Robert M. La Follette School of Public Affairs
University of Wisconsin-Madison
(1.) Personal property taxes, by contrast, are not allowed to be collected in multiple installments in Wisconsin.
(2.) Our sample includes the City of Watertown, which is divided between two counties. Because administrative procedures vary across counties, we treat the portions of Watertown in each county as separate jurisdictions. The City of Appleton is also split between two counties, but because less than 2% of the city population lives in the portion of the city located in Winnebago County, we exclude that portion from our sample.
(3.) Some municipalities include special charges as part of their property levy, while other municipalities report these charges separately. Because special charges are included in the total levy as well as in any delinquent amounts, this reporting inconsistency should not bias the calculated delinquency rates.
(4.) To ascertain that municipalities using different numbers of installments were not different from each other in ways that might influence property tax delinquency rates, we compared the average median household income in municipalities using different numbers of installments. The average income in municipalities using two installments was almost identical to the average income in three installment municipalities. However, average income in the small number of municipalities using four installments was 20% lower than average income in municipalities using fewer installments.
(5.) For our sample of municipalities, there is a strong negative correlation between the percentage of homeowners making mortgage payments and the age of the household head. Our hypothesis that households without mortgages are less likely to become property tax delinquent suggests that there is a lower probability of tax delinquency among elderly than non-elderly homeowners. In a study using data from the income tax returns of nearly all Wisconsin homeowners, Boldt, Caruth, and Reschovsky (2010) find no evidence that the elderly face liquidity constraints in making property tax payments.
(6.) The reduction in property tax revenues was calculated using data from the U.S. Census Bureau's (2012) Quarterly Summary of State and Local Government Tax Revenue.
Paul Waldhart is a policy analyst at the Wisconsin Legislative Audit Bureau. He received his Masters in Public Affairs from the Robert M. La Follette School of Public Affairs at the University of Wisconsin-Madison in May 2011. He has co-authored articles on disabilities policy, and prepared working papers on various policy issues for the Wisconsin Department of Children and Families and the Wisconsin Department of Corrections.
Andrew Reschovsky is a professor of public affairs and applied economics in the Robert M. La Follette School of Public Affairs at the University of Wisconsin-Madison and a visiting fellow at the Lincoln Institute of Land Policy in Cambridge, MA. He conducts research on issues related to state and local public finance, with a focus on tax policy.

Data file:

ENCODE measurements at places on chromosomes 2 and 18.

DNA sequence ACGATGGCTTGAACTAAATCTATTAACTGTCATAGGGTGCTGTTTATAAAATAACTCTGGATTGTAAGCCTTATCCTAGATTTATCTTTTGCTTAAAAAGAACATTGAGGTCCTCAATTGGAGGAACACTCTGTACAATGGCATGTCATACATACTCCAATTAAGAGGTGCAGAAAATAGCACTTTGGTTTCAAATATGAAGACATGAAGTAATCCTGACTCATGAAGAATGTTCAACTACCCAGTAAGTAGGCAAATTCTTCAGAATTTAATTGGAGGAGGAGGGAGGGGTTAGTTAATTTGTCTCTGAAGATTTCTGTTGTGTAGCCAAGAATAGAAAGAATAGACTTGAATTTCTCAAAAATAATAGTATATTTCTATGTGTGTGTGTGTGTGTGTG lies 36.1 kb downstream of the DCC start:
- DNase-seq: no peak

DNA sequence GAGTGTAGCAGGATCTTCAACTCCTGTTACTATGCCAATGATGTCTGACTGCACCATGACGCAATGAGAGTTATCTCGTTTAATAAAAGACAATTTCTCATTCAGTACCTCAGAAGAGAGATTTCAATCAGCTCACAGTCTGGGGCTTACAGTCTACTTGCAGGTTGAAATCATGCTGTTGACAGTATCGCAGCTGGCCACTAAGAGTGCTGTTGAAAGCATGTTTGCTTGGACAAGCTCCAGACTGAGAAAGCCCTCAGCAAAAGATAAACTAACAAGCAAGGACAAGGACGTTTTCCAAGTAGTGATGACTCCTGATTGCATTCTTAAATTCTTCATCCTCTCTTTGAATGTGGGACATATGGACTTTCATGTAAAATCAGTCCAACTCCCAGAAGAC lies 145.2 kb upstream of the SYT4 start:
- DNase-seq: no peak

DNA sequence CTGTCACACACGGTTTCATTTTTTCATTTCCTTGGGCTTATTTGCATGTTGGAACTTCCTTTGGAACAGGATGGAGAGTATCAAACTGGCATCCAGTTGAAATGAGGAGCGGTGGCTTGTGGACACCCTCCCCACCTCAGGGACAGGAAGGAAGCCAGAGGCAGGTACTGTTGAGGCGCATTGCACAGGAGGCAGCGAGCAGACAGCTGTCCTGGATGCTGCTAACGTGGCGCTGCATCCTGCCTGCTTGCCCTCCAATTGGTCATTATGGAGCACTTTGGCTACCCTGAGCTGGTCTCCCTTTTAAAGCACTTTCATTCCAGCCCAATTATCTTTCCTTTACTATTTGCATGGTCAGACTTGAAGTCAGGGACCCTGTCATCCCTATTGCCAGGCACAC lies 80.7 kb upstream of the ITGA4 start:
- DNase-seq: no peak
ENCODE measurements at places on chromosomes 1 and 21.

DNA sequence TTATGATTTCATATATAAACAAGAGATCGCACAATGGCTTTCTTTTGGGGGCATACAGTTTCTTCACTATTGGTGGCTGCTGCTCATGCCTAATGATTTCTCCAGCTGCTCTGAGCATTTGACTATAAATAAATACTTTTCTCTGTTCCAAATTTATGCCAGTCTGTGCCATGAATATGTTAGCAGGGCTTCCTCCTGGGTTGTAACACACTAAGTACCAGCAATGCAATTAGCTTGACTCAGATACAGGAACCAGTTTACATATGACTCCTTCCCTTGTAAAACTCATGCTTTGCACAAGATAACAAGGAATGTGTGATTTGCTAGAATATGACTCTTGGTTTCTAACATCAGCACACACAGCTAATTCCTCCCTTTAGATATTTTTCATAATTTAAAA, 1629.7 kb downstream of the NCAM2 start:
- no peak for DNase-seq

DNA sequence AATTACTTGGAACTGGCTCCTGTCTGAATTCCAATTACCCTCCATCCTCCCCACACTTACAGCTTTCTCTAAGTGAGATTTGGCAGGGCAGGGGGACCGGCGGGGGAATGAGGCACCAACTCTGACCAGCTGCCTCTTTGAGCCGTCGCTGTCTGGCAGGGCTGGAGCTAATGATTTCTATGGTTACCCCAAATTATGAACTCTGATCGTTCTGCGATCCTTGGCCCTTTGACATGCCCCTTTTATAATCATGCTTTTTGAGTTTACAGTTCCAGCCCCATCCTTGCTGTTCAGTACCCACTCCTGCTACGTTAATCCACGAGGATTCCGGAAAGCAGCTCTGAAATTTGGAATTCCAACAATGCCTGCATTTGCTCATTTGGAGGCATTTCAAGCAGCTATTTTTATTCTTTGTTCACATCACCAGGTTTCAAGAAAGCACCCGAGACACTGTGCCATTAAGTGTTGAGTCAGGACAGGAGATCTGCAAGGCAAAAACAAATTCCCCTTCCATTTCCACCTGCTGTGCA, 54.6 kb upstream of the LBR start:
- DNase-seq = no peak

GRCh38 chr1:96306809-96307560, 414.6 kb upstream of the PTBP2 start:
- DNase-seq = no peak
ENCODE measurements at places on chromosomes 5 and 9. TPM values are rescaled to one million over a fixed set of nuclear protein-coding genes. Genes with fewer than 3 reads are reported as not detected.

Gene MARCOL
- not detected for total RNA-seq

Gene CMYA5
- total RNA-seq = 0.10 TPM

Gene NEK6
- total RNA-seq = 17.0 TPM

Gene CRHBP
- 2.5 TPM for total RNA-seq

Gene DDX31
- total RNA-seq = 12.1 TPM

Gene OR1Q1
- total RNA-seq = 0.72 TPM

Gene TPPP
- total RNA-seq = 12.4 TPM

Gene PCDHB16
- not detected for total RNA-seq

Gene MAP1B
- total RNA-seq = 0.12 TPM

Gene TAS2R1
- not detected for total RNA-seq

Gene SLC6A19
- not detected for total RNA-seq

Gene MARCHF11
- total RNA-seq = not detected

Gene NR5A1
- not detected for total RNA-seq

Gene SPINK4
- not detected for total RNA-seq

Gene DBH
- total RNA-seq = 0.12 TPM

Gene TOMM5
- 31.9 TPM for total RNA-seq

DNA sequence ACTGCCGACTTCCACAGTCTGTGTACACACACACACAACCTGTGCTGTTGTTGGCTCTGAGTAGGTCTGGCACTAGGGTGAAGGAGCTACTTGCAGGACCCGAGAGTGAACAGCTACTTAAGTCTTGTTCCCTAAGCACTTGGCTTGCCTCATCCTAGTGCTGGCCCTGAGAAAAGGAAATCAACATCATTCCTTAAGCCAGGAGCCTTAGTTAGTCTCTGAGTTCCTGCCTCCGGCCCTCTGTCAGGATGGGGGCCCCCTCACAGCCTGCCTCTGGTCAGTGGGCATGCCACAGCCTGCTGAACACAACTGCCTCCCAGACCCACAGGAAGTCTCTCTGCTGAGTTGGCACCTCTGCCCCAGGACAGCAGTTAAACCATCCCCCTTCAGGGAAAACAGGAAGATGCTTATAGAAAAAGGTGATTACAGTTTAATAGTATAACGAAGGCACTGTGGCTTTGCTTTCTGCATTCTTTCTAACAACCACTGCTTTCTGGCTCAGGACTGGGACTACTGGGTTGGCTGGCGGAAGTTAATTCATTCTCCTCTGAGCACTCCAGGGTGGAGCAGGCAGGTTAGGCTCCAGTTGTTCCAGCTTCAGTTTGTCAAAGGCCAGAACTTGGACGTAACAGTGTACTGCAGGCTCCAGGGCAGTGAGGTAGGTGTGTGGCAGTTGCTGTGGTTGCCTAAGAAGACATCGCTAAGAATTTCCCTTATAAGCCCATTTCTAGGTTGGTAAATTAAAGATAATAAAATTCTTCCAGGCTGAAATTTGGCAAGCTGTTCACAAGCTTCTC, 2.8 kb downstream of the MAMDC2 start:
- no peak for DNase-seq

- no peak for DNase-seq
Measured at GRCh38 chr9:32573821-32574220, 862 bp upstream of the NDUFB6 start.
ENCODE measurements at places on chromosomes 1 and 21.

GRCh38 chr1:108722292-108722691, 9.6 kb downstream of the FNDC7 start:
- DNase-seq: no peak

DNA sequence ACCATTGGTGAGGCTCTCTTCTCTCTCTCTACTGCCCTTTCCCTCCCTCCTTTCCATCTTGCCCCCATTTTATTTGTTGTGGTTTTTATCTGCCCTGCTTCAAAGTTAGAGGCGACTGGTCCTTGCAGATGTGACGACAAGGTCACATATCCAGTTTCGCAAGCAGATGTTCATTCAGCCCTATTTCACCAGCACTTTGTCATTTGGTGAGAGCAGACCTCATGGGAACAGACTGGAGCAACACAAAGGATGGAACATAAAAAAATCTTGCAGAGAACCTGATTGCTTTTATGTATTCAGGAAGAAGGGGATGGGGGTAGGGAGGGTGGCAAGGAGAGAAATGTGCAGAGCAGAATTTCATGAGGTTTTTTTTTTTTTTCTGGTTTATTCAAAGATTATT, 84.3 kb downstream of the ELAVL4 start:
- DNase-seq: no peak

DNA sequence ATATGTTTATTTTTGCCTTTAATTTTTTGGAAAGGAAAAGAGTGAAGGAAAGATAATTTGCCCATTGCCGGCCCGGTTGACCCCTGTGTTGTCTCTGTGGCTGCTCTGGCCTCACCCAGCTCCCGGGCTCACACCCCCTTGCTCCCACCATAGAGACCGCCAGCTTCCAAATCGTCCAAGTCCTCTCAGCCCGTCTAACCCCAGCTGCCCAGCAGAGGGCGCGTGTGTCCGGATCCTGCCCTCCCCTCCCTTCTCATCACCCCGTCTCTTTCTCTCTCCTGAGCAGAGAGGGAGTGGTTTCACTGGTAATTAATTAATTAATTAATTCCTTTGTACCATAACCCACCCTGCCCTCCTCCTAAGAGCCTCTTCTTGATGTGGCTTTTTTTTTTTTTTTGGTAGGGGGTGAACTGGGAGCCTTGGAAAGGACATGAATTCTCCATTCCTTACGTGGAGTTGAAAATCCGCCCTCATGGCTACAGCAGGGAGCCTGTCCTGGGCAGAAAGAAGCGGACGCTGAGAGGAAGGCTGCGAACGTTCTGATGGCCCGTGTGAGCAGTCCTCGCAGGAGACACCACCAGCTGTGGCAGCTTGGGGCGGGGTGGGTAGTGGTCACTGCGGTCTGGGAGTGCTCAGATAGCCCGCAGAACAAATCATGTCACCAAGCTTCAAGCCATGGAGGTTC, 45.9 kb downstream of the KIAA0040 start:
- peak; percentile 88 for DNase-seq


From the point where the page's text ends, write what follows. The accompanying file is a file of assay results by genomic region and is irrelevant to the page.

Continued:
Table 1. Summary Statistics Variable Mean Standard Minimum Maximum Deviation Property tax 2.51 % 1.90 % 0.004% 12.084% delinquency rate Three 0.35 0.48 0 1 installments Four 0.18 0.39 0 1 installments Late payment 0.65 0.48 0 1 penalty Reminder 0.55 0.50 0 1 notices Population (in 53.69 98.17 8.57 592.77 thousands) Milwaukee 0.03 0.17 0 1 Poverty rate 10.27% 5.41 % 2.58% 26.21% Unemployment 5.59 % 2.25 % 3.20% 17.80% rate Percent 72.90 % 4.90 % 61.5% 84.1% homeowners with mortgage interest payments Percentage 1.65 % 3.73 % -3.75% 9.41% change in Housing Price Index Foreclosure 0.19 % 0.07 % 0.03% 0.35% rate (April 2011) Net property 0.58 0.49 0 1 tax levy September 1st 0.29 0.46 0 1 delinquency rates After September 0.32 0.47 0 1 1st delinquency rates Note: Number of observations = 180 Table 2: Random Effects Model Regression Results Property Tax Delinquency Rates, Wisconsin Municipalities, 2005-2009 Variables Coefficients Robust Standard Errors Three installments -0.871 * 0.512 Four installments -0.163 0.397 Late payment penalty -0.118 0.452 Reminder notices 0.244 0.525 Population -0.009 0.004 (in thousands) Milwaukee 4.634 ** 1.988 Poverty rate 0.096 ** 0.464 Unemployment rate 0.023 0.040 Percent homeowners 6.475 2.800 with mortgage interest payments Percentage change -8.615 *** 2.435 in Housing Price Index Foreclosure rate 6.304 *** 2.152 (April 2011) Net property tax 0.270 0.422 levy September 1st 1.754 *** 0.569 delinquency rates After September 1st -0.833 ** 0.422 delinquency rates Notes: n = 180, adjusted [R.sup.2] = 0.639, * p < 0.1, ** p < 0.05, *** p < 0.01
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|Author:||Waldhart, Paul; Reschovsky, Andrew|
|Publication:||Public Finance and Management|
|Date:||Sep 22, 2012|